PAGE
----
Global Plastics Policy Centre, National Gallery, Scientist-Artists: Embracing Duality, More: Saturday ResearchBuzz, July 23, 2022


EurekAlert: One-stop policy shop opens, with solutions to end plastic pollution. “An invaluable new resource to help tackle plastic pollution on land and in the ocean is going live today. The Global Plastics Policy Centre (GPPC) online platform is the latest development from the University of Portsmouth’s Revolution Plastics research initiative. Free to all, it is a ‘one stop shop’ of independent, evidence-based advice on plastic policy.”

Brunel University: National Gallery creates immersive experience for families on Roblox. “A magical augmented reality family trail at the National Gallery has been adapted into a free at-home experience for Roblox, the global online platform connecting millions of people through shared experiences. The Keeper Council is a family-friendly experience launching this summer where aspiring museum ‘keepers’ from all over the world learn about the Gallery’s paintings and curate their own art collections.”


Vanderbilt University: Attend ‘Scientist-Artists: Embracing Duality’ virtual event on July 27. “Now more than ever, people are recognizing and exploring how art and science interact and influence each other, within research fields and scientist-artists themselves. Join Kendra Oliver, assistant professor of pharmacology and director and founder of ArtLab, for our next Lab-to-Table Conversation, in which we will explore how a group of self-identified scientist-artists are embracing this particular duality.”


TechCrunch: Twitch builds toward a ‘layered’ safety approach with new moderator tools. “On Twitch, interconnected channels already informally share information on users they prefer to keep out. The company is now formalizing that ad hoc practice with a new tool that lets channels swap ban lists, inviting communities to collaborate on locking serial harassers and otherwise disruptive users out before they can cause problems.”

9to5 Google: Google Photos website starts showing the backup quality of every image. “The tweaks and small additions to Google Photos continues with the Info pane on the web getting a rather useful ‘Backed up’ section.”


Engadget: Twitter welcomes more users but finds it harder to make money. “In the last three months, Monetizable Daily Active Users (mDAU) climbed from 39.6 million to 41.5 million, while global reach leapt from 189.4 million in April to 196.3 million today. Unfortunately, those increasing user figures did not see a boost in the company’s bottom line, and revenue was $1.18 billion, which is slightly down both year-on-year and quarter-on-quarter.”

BBC: Snapchat owner hit as advertising slump hits sales. “Shares in the owner of social media platform Snapchat have plummeted after it missed revenue expectations and warned it faces ‘incredibly challenging’ conditions. The firm says advertisers cut spending as they face supply chain disruptions.”

CNN: Here today, gone tomorrow: China’s vanishing livestreamers. “The 30-year-old livestreamer, also known as Austin Li, was — until recently — one of China’s biggest internet celebrities, with 64 million followers on Taobao, an online shopping platform. He once sold 15,000 lipsticks within five minutes in a sales competition against Alibaba founder Jack Ma, winning himself the nickname ‘China’s lipstick king.’ But the superstar salesman has gone silent after his popular livestream show was abruptly cut off on the eve of the anniversary of the 1989 Tiananmen Square massacre this year.”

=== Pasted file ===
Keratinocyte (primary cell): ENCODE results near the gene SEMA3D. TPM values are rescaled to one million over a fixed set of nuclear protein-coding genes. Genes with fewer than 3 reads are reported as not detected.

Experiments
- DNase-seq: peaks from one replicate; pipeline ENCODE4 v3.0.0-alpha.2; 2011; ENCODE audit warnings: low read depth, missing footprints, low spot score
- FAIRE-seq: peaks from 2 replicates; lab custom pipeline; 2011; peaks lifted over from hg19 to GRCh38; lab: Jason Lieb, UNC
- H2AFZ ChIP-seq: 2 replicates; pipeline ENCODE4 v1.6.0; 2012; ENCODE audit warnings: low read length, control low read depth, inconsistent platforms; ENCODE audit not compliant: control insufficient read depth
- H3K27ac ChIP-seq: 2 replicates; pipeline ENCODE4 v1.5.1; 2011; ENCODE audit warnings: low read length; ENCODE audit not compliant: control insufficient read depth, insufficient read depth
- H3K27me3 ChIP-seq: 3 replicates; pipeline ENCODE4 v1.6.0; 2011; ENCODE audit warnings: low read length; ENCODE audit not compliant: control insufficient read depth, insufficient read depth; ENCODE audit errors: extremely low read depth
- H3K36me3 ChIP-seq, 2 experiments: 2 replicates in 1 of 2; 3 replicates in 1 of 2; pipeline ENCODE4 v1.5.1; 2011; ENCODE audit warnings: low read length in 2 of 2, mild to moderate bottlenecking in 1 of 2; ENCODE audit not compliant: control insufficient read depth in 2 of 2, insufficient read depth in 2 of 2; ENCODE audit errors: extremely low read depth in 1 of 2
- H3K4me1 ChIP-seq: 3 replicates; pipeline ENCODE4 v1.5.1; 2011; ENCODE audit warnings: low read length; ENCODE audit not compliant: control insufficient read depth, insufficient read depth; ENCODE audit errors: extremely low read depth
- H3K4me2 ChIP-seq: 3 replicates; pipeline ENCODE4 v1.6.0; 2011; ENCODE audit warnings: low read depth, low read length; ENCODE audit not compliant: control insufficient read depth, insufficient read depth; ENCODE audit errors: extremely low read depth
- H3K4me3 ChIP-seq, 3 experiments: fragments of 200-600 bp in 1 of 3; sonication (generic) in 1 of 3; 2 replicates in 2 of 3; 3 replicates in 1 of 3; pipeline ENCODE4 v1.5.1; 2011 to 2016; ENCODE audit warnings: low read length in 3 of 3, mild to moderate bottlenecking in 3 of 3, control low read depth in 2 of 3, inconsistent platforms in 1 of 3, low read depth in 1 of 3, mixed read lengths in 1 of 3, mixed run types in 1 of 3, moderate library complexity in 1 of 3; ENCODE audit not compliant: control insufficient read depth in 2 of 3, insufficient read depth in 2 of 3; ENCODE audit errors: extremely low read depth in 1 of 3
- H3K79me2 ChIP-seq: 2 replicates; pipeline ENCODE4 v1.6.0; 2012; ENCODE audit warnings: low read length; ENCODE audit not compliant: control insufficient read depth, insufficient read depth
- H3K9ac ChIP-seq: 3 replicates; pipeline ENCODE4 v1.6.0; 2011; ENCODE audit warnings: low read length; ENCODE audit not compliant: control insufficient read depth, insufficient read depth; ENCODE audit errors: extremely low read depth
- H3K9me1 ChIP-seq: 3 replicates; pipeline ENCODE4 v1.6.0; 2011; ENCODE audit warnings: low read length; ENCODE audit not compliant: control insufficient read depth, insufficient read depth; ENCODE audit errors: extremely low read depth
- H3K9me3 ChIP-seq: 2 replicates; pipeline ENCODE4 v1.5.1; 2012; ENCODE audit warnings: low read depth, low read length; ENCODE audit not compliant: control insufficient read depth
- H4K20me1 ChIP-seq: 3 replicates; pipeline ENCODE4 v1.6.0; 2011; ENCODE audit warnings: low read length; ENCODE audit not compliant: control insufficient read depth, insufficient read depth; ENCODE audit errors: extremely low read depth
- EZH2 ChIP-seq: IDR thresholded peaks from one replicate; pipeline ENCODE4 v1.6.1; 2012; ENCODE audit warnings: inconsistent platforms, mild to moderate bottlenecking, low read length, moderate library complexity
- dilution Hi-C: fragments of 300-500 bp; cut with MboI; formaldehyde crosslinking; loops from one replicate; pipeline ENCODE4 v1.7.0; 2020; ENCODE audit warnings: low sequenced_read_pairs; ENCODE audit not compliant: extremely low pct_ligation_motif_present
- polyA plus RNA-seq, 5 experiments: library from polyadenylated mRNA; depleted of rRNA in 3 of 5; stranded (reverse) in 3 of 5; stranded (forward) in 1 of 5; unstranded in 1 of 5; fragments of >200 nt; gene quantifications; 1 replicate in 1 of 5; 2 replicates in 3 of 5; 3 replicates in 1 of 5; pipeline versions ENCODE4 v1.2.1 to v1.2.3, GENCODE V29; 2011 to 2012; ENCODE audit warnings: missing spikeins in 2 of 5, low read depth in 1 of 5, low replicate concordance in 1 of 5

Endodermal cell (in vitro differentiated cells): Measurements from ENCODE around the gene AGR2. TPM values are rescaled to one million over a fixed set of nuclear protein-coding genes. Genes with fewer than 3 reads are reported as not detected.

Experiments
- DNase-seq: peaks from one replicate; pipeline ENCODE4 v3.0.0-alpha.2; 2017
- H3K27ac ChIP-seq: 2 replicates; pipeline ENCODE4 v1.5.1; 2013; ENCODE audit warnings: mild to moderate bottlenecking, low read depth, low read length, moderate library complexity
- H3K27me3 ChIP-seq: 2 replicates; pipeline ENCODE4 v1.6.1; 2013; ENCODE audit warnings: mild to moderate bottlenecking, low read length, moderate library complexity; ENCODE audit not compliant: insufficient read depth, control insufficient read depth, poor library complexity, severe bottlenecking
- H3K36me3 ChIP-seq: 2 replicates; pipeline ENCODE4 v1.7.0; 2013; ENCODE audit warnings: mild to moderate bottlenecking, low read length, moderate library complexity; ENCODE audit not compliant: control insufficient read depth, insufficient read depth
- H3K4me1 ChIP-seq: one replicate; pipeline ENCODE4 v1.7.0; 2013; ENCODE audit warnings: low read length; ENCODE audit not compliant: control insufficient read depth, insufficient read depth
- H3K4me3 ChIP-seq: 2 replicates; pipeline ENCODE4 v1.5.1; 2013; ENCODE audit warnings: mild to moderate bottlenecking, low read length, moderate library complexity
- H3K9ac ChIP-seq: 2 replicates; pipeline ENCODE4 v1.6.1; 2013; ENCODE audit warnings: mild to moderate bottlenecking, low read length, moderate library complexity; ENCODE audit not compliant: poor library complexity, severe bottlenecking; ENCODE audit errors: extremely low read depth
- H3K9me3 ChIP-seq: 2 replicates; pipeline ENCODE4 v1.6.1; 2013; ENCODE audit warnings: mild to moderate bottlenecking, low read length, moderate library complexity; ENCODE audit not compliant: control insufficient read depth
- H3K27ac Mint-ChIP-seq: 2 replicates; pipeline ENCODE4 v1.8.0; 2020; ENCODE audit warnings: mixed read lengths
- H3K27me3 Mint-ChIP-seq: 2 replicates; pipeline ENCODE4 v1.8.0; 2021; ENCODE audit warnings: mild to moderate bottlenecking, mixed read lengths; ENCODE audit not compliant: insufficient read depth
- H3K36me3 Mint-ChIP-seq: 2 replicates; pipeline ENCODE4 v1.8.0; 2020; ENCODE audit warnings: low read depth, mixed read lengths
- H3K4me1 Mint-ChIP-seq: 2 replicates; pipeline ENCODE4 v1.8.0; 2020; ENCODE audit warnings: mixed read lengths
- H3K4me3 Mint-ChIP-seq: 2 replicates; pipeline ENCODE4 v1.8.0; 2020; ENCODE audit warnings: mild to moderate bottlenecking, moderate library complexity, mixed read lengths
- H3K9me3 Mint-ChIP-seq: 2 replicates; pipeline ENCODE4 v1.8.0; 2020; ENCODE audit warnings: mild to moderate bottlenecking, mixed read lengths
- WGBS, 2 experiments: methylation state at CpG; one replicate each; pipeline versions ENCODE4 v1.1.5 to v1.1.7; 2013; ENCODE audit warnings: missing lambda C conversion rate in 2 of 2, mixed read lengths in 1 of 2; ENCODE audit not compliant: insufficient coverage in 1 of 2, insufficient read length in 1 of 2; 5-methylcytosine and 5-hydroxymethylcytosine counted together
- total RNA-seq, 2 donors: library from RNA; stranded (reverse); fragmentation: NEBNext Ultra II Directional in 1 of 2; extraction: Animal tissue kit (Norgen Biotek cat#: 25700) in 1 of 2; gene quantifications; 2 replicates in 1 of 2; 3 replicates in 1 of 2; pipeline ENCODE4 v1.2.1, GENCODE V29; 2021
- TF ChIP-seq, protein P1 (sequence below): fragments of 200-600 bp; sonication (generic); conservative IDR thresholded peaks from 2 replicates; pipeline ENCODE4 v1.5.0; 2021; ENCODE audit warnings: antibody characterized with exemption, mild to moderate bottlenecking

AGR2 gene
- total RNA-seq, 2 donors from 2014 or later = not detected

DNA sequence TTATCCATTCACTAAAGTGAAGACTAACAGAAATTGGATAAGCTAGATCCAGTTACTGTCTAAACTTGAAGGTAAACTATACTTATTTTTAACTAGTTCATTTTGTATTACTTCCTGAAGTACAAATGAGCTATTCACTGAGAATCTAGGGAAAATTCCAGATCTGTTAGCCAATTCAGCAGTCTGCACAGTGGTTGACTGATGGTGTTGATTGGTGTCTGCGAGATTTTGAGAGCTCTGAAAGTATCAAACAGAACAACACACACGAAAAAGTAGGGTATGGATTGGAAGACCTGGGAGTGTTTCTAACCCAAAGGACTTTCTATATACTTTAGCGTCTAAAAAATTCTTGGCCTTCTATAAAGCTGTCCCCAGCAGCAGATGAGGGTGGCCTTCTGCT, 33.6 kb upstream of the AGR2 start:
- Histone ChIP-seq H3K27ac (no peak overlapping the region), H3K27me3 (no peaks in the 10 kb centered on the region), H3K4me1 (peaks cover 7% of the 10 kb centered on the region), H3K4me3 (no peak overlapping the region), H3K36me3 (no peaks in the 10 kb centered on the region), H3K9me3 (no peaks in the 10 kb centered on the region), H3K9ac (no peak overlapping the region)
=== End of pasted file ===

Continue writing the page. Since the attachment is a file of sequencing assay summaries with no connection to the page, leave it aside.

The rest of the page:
University of California Riverside: UCR practices for cyber threats against special archives. “It began with angry social media messages before ballooning into full threats and a takeover of UC Riverside computer systems controlling fire sprinklers at Tomas Rivera Library. That was the scenario of a cultural heritage preservation and cybersecurity drill held Wednesday, July 13 that included 25 participants from campus departments and off-campus partners who reacted in real-time to a fictional threat to the campus. It was first drill of its type on campus aimed at preserving irreplaceable heritage and special collections against cybersecurity threats, said Jason Espinoza, director of UCR’s Office of Emergency Management.”

The Register: Albanian government websites go dark after cyberattack . “According to a statement from the Albanian National Agency for Information Society (AKSHI), the websites of the Prime Minister’s Office and Parliament have both been pulled as has, critically, the e-Albania portal used by residents and foreigners alike to access public services. The latter is particularly alarming since the Albanian government closed many in-person services in favor of the e-Albania portal in May 2022.”


University of Melbourne: Bringing A Living Archive To Life . “Working with Indigenous partners and students in Australia and the US, we are engaging in creative practices, including storytelling through possum-skin cloak-making, intercultural collaborations and supporting the research through teaching and learning. These steps aim to enliven archived collections by making and doing, finding new ways to support Indigenous knowledges and stories.”

Tech Xplore: Aboriginal language could help solve complex AI problems. “An Aboriginal language could hold the key to solving some of the most challenging communication problems between humans and artificial intelligence (AI) systems. A new paper, published by Frontiers in Physics and led by UNSW Canberra’s Professor Hussein Abbass, explains how Jingulu—a language spoken by the Jingili people in the Northern Territory—has characteristics that allow it to be easily translated into AI commands.” Good morning, Internet…

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